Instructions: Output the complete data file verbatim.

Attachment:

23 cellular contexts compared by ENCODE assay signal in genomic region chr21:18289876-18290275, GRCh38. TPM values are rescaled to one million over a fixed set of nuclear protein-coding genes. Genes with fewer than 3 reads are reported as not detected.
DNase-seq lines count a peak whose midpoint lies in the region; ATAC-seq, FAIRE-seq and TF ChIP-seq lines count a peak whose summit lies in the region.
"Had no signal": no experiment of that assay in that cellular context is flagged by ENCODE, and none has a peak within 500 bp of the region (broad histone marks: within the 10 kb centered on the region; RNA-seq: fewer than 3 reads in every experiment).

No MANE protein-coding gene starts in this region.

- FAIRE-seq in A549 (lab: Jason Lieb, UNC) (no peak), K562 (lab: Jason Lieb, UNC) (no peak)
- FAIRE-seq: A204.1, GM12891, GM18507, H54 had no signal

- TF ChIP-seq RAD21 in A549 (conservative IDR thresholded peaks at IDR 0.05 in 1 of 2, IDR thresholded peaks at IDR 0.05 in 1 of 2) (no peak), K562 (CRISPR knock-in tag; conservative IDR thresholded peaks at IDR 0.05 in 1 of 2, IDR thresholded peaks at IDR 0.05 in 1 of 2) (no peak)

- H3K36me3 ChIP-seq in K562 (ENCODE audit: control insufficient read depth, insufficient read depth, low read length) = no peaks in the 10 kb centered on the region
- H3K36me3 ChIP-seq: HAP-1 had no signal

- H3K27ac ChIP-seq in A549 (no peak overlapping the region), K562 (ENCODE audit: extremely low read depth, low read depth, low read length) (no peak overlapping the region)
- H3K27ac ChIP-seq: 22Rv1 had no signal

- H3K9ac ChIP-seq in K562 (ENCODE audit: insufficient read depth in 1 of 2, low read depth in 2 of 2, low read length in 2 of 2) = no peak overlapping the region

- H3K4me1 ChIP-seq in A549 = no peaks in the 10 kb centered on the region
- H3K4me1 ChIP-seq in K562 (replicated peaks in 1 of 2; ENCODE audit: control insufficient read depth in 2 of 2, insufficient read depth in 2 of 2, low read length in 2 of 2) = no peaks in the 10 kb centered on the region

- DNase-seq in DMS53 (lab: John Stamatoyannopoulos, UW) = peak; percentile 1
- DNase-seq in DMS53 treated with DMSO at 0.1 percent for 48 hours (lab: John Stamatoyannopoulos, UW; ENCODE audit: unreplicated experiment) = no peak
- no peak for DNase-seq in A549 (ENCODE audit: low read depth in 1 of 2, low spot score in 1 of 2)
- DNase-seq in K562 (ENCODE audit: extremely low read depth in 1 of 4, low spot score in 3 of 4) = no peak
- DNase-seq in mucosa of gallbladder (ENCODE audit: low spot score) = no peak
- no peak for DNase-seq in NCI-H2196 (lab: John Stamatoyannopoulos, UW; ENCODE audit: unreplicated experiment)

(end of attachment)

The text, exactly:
23 cellular contexts compared by ENCODE assay signal in genomic region chr21:18289876-18290275, GRCh38. TPM values are rescaled to one million over a fixed set of nuclear protein-coding genes. Genes with fewer than 3 reads are reported as not detected.
DNase-seq lines count a peak whose midpoint lies in the region; ATAC-seq, FAIRE-seq and TF ChIP-seq lines count a peak whose summit lies in the region.
"Had no signal": no experiment of that assay in that cellular context is flagged by ENCODE, and none has a peak within 500 bp of the region (broad histone marks: within the 10 kb centered on the region; RNA-seq: fewer than 3 reads in every experiment).

No MANE protein-coding gene starts in this region.

- FAIRE-seq in A549 (lab: Jason Lieb, UNC) (no peak), K562 (lab: Jason Lieb, UNC) (no peak)
- FAIRE-seq: A204.1, GM12891, GM18507, H54 had no signal

- TF ChIP-seq RAD21 in A549 (conservative IDR thresholded peaks at IDR 0.05 in 1 of 2, IDR thresholded peaks at IDR 0.05 in 1 of 2) (no peak), K562 (CRISPR knock-in tag; conservative IDR thresholded peaks at IDR 0.05 in 1 of 2, IDR thresholded peaks at IDR 0.05 in 1 of 2) (no peak)

- H3K36me3 ChIP-seq in K562 (ENCODE audit: control insufficient read depth, insufficient read depth, low read length) = no peaks in the 10 kb centered on the region
- H3K36me3 ChIP-seq: HAP-1 had no signal

- H3K27ac ChIP-seq in A549 (no peak overlapping the region), K562 (ENCODE audit: extremely low read depth, low read depth, low read length) (no peak overlapping the region)
- H3K27ac ChIP-seq: 22Rv1 had no signal

- H3K9ac ChIP-seq in K562 (ENCODE audit: insufficient read depth in 1 of 2, low read depth in 2 of 2, low read length in 2 of 2) = no peak overlapping the region

- H3K4me1 ChIP-seq in A549 = no peaks in the 10 kb centered on the region
- H3K4me1 ChIP-seq in K562 (replicated peaks in 1 of 2; ENCODE audit: control insufficient read depth in 2 of 2, insufficient read depth in 2 of 2, low read length in 2 of 2) = no peaks in the 10 kb centered on the region

- DNase-seq in DMS53 (lab: John Stamatoyannopoulos, UW) = peak; percentile 1
- DNase-seq in DMS53 treated with DMSO at 0.1 percent for 48 hours (lab: John Stamatoyannopoulos, UW; ENCODE audit: unreplicated experiment) = no peak
- no peak for DNase-seq in A549 (ENCODE audit: low read depth in 1 of 2, low spot score in 1 of 2)
- DNase-seq in K562 (ENCODE audit: extremely low read depth in 1 of 4, low spot score in 3 of 4) = no peak
- DNase-seq in mucosa of gallbladder (ENCODE audit: low spot score) = no peak
- no peak for DNase-seq in NCI-H2196 (lab: John Stamatoyannopoulos, UW; ENCODE audit: unreplicated experiment)